As the technology evolves, new norms and practices associated with how we use these technologies appears, with no exception to recruitment. More and more employers now propose job interviews to potential candidates from a remote location using video conferencing tools such as Skype, Cisco WebEx or Facetime.
Here are four tips to prepare yourself for this exercise with as much confidence as if you were there:
Maintain a professional appearance
One recruiter told me that a candidate she interviewed online sat on his bed and ate his lunch during the interview – a perfect example of what not to do. Follow the same rules as if you were in person in the recruiter’s office.
It means worrying about your physical appearance: put on pants, in case you have to get up during the interview! It is also important to pay attention to the background so that it gives a professional appearance and is not distracting from the recruiter’s point of view.
It’s also very important to do your best to avoid any interruptions during the interview. Talk to the persons you live with beforehand that you will need them to keep any background noise to a minimum while you are speaking with the recruiter. If you have a dog, arrange a space where it can be comfortable and quiet until you are finished the interview; if you have kids, make arrangements so that you can complete the interview without distraction. Close the window, turn off your phone and any other device that could make an unwanted noise.
It’s also a good idea to have a glass of water handy, as you will likely be having a long conversation. Kleenex is also good to have nearby in the case of a sneeze or cough. For your own peace of mind, take 10 minutes before the interview to relax and focus your thoughts and energy on the task at hand.
Understand the platform you are using for the interview
Once you know which program or app you will be using for the job interview, install it on your computer and test it out with a friend. Perform any updates needed on your system and, if you’re using a laptop, make sure that it’s plugged in or sufficiently charged to last the duration of the interview.
Also, take the time to learn about the different functions and features of the software you’ll be using. For example, it may be useful to know how to share your screen with the recruiter as you’re speaking. If you want to refer to a website or document on your computer, it will be very helpful to be able to share with the interviewer quickly and easily.
At the beginning of the interview, don’t forget to discuss with the recruiter the steps that you would need to take in the event the interview gets cut off for any reason (for example, who will call who back). Exchange phone numbers in case either one of your computers isn’t cooperating.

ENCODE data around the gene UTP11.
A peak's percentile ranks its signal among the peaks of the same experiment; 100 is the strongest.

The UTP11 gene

Have relevant documents ready
Have all the information that is relevant to the interview close at hand including your CV, the description of the position you’re applying for, and the company profile.
Conducting a job interview online has certain advantages for the candidate. For example, you can have documents and websites available that you wouldn’t have during an in-person interview. This can allow you to have written cues (or even Google searches) ready to help you out if you forget something.
On the other hand, the ability to access information should be used sparingly and with discretion. You don’t want to come across as distant or scatterbrained or give the impression that your ability to ace an interview depends on your having access to the internet. Your expression will change and your attention will be diverted, which can be annoying to the person who’s interviewing you. If this happens once or twice it’s probably fine, but don’t let it become part of your regular behavior.
Develop a sense of ‘closeness’
The biggest downside to online job interviews is undoubtedly the feeling of ‘distance’ between candidate and recruiter.
No matter how great an interview goes, it’s just not possible to have the same experience during a videoconference as you would if you were in the same room as the recruiter. Online, you can only partially see a person; images can be blurry and conversations get cut off or delayed.
Knowing this, it’s up to you to put in the effort to develop an excellent rapport with the interviewer. Be dynamic, enthusiastic and pleasant without going overboard. Maintain eye contact as much as possible by placing the recruiter’s video image directly below the eye of your computer’s video camera, which will help direct your gaze to the interviewer’s eyes.
Avoid looking at your own image in the smaller screen as much as possible – it can be tough, but make the effort, because looking off-center will distract you from the conversation. Pay close attention when the interviewer is speaking; this is much more important than multi-tasking by accessing documents or the internet. Stay attentive even if the recruiter becomes distracted, as they may have someone knocking at their door.
A job interview is still a job interview, and the challenges remain the same whether the interview takes place in person or online. Being interviewed by a recruiter online shouldn’t change your attitude towards the conversation: it’s better to approach online interviews with a sense of mild adaptation, rather than a completely new strategy. Just make sure to pay attention to the details that can work for you, or against you, in the interview.
Keep in mind that everything you do in relation to the online interview will become information for the recruiter to analyze. For example, if you’re very nervous when operating the videoconferencing software, this will influence the recruiter’s opinion of you – just as it would if you showed initiative and problem-solving skills in the face of a technical challenge.
By Mathieu Guénette